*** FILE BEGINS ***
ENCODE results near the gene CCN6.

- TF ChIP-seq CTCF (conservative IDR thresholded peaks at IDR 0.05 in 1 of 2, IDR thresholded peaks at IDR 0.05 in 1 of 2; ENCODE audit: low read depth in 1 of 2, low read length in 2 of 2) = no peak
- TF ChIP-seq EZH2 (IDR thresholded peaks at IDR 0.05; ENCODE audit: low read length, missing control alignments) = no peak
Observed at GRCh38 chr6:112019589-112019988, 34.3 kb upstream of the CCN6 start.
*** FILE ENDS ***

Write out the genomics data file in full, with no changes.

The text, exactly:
ENCODE results near the gene CCN6.

- TF ChIP-seq CTCF (conservative IDR thresholded peaks at IDR 0.05 in 1 of 2, IDR thresholded peaks at IDR 0.05 in 1 of 2; ENCODE audit: low read depth in 1 of 2, low read length in 2 of 2) = no peak
- TF ChIP-seq EZH2 (IDR thresholded peaks at IDR 0.05; ENCODE audit: low read length, missing control alignments) = no peak
Observed at GRCh38 chr6:112019589-112019988, 34.3 kb upstream of the CCN6 start.